Nier: Automata – Conflicting Game Design

Introduction

Recently, I’ve beaten the game Nier: Automata. If you’d like to buy the game check it out here: Nier: Automata – PlayStation 4.While playing I noticed that the game applies the less is more principle to the game’s design through the mechanics and world to create a great experience. Although, the mechanics could be seen as a conflicting mesh of genres — that work out so well.

Game’s Mechanics

Nier: Automata has three core gameplay mechanics. The combat, bullet-hell(Danmaku games) and camera work. Now, there are other RPG systems, but these are the ones you’ll interact with most. The first one to mention is combat.

Combat

The combat system is a hack-n-slash style created by the company Platinum Games. Platinum Games is known for their strong rewarding combat system that focuses on over-the-top fast paced movement with dodging key abilities from your enemy; Bayonetta is an example of their combat system. Now, the best part about the combat is the depth. The combat has two core parts: dodging and attacking. Dodging in this game allows the player to dodge damage, but if they dodge perfectly, they can perform different counters by hitting a face button. Attacking is combo heavy, allowing players to focus on light and heavy attacks to deal damage with their four main weapon types (short sword, great sword, spear, and fist weapons). Unlike most combat systems in action RPGs, the system allows players to creative if they want with weapon combo strings against enemies while weaving in and out with well-timed dodges. This system rewards the player by showcasing mastery over the combat system by not getting hit at all while dishing out as much punishment as they want. Here’s an example below.

Danmaku/Bullet Hell

Now, the original Nier had a bullet-hell mechanics in the game allow it to be unique as an action RPG. Bullet-hell games resemble arcade shooters except, the enemies fire small bullets in patterns or shapes at the player, that create patterns on the screen. In Nier: Automata this mechanic returns; the regular combat has bullets flying at the player along with the melee attacks to add another layer of depth to the combat system. Now, this mechanic is fundamental as the basis for other gameplay components. It’s used both in an arcade shooter type levels and a “hacking” mini-game that appear frequently. As a result, the mechanic never seems “throw away”. The clever use of the camera really exemplifies the gameplay.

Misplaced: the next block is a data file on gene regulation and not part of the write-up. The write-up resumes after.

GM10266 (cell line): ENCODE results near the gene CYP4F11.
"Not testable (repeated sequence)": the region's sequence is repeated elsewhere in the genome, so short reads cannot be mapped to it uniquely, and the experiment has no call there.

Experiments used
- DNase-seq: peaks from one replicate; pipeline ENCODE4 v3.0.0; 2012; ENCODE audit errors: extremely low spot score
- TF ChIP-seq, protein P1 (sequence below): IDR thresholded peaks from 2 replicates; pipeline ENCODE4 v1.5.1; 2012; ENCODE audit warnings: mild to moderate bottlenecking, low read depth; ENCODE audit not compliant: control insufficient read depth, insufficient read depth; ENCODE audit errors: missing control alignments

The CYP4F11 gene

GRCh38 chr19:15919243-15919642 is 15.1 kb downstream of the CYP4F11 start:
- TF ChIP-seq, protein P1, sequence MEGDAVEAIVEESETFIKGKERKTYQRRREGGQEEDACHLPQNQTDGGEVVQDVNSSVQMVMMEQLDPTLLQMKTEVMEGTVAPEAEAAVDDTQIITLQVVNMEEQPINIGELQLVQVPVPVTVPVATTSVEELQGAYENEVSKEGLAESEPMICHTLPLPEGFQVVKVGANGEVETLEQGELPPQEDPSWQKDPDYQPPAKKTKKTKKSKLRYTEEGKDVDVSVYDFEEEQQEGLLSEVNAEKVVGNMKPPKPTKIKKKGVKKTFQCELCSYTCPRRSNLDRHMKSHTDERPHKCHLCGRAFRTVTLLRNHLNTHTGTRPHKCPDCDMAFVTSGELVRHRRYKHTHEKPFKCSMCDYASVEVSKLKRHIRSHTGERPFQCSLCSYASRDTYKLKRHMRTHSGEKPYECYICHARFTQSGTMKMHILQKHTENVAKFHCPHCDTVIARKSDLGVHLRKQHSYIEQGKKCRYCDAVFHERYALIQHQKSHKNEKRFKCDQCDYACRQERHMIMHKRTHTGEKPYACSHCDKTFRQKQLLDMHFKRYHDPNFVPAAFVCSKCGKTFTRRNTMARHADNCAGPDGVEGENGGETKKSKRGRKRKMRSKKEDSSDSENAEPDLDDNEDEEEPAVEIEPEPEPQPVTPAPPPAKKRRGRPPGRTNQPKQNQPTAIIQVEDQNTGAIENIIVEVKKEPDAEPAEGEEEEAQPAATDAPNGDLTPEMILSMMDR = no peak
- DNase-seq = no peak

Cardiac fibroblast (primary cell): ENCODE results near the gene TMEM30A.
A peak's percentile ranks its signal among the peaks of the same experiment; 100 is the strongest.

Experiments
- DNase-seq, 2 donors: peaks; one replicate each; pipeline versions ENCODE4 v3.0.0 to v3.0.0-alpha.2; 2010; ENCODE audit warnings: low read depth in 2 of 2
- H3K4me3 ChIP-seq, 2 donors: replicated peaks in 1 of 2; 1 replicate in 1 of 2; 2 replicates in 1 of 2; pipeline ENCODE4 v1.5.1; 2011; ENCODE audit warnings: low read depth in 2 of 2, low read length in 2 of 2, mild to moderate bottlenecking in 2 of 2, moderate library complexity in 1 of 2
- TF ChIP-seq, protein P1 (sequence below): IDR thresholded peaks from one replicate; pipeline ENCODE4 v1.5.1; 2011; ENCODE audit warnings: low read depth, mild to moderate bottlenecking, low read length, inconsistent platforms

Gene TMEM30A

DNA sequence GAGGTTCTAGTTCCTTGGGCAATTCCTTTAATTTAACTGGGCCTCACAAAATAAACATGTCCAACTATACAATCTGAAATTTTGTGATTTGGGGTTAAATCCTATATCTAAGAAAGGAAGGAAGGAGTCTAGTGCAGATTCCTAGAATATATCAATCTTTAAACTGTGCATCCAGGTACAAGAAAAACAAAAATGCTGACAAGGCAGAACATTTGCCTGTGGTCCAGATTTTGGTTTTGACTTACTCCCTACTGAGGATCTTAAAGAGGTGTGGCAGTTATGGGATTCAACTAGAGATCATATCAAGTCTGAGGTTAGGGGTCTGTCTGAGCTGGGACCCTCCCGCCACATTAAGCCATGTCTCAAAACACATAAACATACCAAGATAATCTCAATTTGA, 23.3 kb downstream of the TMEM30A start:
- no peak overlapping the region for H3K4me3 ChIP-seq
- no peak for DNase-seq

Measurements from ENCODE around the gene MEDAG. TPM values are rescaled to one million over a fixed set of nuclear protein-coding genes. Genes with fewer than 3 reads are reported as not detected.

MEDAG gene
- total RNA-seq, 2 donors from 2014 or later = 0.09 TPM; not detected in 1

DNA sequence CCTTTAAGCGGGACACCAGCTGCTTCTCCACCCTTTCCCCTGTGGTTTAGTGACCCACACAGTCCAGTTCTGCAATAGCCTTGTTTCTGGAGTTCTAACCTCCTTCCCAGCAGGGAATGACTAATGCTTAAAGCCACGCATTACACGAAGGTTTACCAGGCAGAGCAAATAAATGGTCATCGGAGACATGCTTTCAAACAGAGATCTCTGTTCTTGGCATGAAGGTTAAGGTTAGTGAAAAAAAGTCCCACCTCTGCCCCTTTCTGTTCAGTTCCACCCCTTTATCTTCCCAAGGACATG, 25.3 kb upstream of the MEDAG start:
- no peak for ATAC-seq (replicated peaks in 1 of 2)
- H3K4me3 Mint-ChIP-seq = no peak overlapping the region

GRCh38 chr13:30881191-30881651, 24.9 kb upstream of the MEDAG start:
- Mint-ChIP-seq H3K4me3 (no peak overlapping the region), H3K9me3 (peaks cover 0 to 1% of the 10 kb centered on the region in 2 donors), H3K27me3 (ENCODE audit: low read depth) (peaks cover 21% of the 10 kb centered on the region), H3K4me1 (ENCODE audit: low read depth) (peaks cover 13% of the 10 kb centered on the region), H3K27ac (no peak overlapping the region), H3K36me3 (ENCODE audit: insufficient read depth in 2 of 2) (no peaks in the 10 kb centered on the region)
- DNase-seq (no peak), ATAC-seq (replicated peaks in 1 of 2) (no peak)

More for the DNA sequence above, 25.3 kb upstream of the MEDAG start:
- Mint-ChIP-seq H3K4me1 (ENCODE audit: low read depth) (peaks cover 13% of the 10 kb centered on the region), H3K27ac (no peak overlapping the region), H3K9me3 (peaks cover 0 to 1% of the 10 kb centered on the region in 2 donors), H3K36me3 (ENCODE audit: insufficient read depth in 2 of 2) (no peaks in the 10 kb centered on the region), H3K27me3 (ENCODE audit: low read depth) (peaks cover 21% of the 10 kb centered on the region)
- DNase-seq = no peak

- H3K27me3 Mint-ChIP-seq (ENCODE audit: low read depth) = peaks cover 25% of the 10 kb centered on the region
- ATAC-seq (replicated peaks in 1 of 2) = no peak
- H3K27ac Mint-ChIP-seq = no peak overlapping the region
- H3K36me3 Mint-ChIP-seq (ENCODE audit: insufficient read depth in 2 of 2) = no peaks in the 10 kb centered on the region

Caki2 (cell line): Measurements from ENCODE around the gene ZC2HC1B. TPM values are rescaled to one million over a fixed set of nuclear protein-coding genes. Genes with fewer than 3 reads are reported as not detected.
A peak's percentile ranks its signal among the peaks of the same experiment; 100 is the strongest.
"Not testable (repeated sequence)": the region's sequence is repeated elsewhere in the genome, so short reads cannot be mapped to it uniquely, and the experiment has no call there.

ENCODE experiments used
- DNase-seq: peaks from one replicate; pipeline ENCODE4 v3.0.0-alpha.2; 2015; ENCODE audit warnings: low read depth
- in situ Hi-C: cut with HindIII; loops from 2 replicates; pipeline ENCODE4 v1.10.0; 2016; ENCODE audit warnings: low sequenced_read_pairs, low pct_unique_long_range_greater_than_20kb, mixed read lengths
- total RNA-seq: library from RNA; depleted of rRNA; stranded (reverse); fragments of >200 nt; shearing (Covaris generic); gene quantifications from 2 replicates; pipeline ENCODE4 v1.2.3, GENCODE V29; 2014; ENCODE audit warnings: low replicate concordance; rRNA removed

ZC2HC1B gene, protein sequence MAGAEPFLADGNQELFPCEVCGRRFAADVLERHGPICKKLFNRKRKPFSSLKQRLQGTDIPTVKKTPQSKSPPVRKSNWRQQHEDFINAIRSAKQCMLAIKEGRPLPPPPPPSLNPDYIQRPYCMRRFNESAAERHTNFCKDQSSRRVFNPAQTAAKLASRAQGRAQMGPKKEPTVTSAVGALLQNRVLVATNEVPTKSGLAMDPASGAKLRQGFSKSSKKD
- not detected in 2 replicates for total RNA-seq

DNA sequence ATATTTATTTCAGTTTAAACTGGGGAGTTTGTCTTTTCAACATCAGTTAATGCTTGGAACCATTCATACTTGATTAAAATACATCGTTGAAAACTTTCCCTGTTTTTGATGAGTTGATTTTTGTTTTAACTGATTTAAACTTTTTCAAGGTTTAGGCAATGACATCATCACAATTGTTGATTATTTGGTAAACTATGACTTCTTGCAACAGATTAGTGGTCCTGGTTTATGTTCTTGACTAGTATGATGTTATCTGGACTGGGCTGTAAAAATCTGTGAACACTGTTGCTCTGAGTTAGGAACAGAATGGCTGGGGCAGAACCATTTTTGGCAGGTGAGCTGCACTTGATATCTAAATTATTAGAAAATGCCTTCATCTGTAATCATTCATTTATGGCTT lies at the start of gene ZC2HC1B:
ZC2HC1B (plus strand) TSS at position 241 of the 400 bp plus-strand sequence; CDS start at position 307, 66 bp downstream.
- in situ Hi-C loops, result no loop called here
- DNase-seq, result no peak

Camera

The camera is a core part of the gameplay experience; Nier: Automata makes the point clear. By moving the camera to a different perspective, how you interact with the game changes drastically. Going from a 3D game to a 2D platformer, and then to a top-down shoot-em-up keeps the gameplay fresh. By controlling camera perspective, you can add a lot to your gameplay to create a cohesive game. All of these blend together in the story.

Open World

Nier: Automata’s open world is quite small. There are the main city area and 3-5 other zones. Now for most, this might seem like a hindrance to exploration, but instead, it narrows the focus. The player won’t feel the world is empty; the world is packed with NPCs where it needs to be. This allows the devs to focus on more content within the defined space. As a player, large worlds can end up feeling empty, but Nier makes use of every setting. Now, to offset the backtracking — fast travel is included in the game; this keeps the player engaged since fast travel maintains the pace. Furthermore, it’s a plot point in the story. In the case of Nier: Automata, the open-world acts like a sandbox to exemplify the core game mechanics and set the stage for the story.

Story

The story in Nier: Automata comes from the creative mind of Yoko Taro. Nier: Automata focuses on a war between alien controlled machines and androids tasked with reclaiming the earth for mankind. The story goes deeper than that, but the key is that the game mechanics serve the story in every way possible. Because most characters in-game are machines, hacking is used often during the story. And, when you can’t hack you still have a large array of mechanics within the combat system because Nier: Automata rarely takes you out of the action for long. The camera movement really brings the package together, and each game mechanic is used often, or at least enough for none of them to feel burdensome or expendable. Which, I think become a core principle of creating a cohesive game like Nier: Automata.

A Cohesive Game

A cohesive game uses all the core mechanics. The core mechanics of the game don’t need to be a lengthy feature list. The important part is that they create the necessary content for your game. For example, your game’s core mechanic is platforming with strong puzzle segments? Then focus on building upon those mechanics will create a more fun and cohesive game.

Nier: Automata is a wonderful game with levels of depth to it and replayability. If you like the game check it out here: Nier: Automata – PlayStation 4. I hope you all take a look at the game yourself and take away something from it.

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